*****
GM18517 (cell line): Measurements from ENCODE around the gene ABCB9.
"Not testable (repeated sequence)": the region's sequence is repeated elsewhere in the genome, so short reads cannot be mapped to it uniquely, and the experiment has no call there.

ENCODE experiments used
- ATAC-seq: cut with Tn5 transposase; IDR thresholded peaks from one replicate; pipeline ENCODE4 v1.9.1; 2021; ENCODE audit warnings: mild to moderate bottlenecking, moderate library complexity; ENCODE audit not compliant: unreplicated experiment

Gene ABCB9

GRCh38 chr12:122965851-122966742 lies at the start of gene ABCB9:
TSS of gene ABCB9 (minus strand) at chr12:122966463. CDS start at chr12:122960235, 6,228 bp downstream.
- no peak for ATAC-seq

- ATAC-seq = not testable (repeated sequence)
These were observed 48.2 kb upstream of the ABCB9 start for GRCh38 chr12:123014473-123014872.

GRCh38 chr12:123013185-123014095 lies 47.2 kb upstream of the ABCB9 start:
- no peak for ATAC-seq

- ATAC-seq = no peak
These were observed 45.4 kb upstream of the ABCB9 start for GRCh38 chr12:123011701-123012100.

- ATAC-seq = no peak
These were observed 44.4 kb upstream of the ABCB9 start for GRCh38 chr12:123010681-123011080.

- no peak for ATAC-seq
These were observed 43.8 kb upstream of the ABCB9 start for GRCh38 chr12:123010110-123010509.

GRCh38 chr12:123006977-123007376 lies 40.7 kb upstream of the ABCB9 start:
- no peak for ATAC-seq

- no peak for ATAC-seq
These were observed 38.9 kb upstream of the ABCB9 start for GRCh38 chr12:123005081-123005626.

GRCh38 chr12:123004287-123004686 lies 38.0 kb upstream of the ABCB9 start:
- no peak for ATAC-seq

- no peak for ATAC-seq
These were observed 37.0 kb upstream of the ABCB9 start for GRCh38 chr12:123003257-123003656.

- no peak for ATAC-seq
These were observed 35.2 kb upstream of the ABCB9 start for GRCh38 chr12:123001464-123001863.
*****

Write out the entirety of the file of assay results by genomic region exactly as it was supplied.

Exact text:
GM18517 (cell line): Measurements from ENCODE around the gene ABCB9.
"Not testable (repeated sequence)": the region's sequence is repeated elsewhere in the genome, so short reads cannot be mapped to it uniquely, and the experiment has no call there.

ENCODE experiments used
- ATAC-seq: cut with Tn5 transposase; IDR thresholded peaks from one replicate; pipeline ENCODE4 v1.9.1; 2021; ENCODE audit warnings: mild to moderate bottlenecking, moderate library complexity; ENCODE audit not compliant: unreplicated experiment

Gene ABCB9

GRCh38 chr12:122965851-122966742 lies at the start of gene ABCB9:
TSS of gene ABCB9 (minus strand) at chr12:122966463. CDS start at chr12:122960235, 6,228 bp downstream.
- no peak for ATAC-seq

- ATAC-seq = not testable (repeated sequence)
These were observed 48.2 kb upstream of the ABCB9 start for GRCh38 chr12:123014473-123014872.

GRCh38 chr12:123013185-123014095 lies 47.2 kb upstream of the ABCB9 start:
- no peak for ATAC-seq

- ATAC-seq = no peak
These were observed 45.4 kb upstream of the ABCB9 start for GRCh38 chr12:123011701-123012100.

- ATAC-seq = no peak
These were observed 44.4 kb upstream of the ABCB9 start for GRCh38 chr12:123010681-123011080.

- no peak for ATAC-seq
These were observed 43.8 kb upstream of the ABCB9 start for GRCh38 chr12:123010110-123010509.

GRCh38 chr12:123006977-123007376 lies 40.7 kb upstream of the ABCB9 start:
- no peak for ATAC-seq

- no peak for ATAC-seq
These were observed 38.9 kb upstream of the ABCB9 start for GRCh38 chr12:123005081-123005626.

GRCh38 chr12:123004287-123004686 lies 38.0 kb upstream of the ABCB9 start:
- no peak for ATAC-seq

- no peak for ATAC-seq
These were observed 37.0 kb upstream of the ABCB9 start for GRCh38 chr12:123003257-123003656.

- no peak for ATAC-seq
These were observed 35.2 kb upstream of the ABCB9 start for GRCh38 chr12:123001464-123001863.